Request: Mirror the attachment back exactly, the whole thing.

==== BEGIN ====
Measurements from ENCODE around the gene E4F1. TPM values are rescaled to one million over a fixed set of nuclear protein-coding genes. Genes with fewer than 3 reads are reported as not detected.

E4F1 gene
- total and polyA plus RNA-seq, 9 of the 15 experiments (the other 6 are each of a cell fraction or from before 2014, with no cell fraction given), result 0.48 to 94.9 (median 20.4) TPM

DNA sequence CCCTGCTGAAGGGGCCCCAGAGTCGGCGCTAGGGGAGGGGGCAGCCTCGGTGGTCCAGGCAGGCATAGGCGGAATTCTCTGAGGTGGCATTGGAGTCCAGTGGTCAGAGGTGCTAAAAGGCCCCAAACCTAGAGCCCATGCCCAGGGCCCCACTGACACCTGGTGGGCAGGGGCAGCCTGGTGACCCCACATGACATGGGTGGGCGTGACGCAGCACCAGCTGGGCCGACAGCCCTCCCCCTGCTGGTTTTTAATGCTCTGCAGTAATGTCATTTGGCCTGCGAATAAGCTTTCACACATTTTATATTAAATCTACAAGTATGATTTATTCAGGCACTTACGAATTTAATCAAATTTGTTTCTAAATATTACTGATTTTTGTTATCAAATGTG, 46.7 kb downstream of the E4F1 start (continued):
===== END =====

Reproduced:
Measurements from ENCODE around the gene E4F1. TPM values are rescaled to one million over a fixed set of nuclear protein-coding genes. Genes with fewer than 3 reads are reported as not detected.

E4F1 gene
- total and polyA plus RNA-seq, 9 of the 15 experiments (the other 6 are each of a cell fraction or from before 2014, with no cell fraction given), result 0.48 to 94.9 (median 20.4) TPM

DNA sequence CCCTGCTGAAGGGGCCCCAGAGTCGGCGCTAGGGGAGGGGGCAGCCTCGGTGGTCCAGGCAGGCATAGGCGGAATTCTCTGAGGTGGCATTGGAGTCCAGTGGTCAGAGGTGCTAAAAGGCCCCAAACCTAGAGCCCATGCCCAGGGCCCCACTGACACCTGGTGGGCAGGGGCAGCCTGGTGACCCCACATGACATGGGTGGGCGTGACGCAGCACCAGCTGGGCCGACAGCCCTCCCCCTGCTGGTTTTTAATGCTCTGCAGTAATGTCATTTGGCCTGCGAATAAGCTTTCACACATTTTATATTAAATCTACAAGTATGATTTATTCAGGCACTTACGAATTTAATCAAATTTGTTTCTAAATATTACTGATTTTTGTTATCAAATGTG, 46.7 kb downstream of the E4F1 start (continued):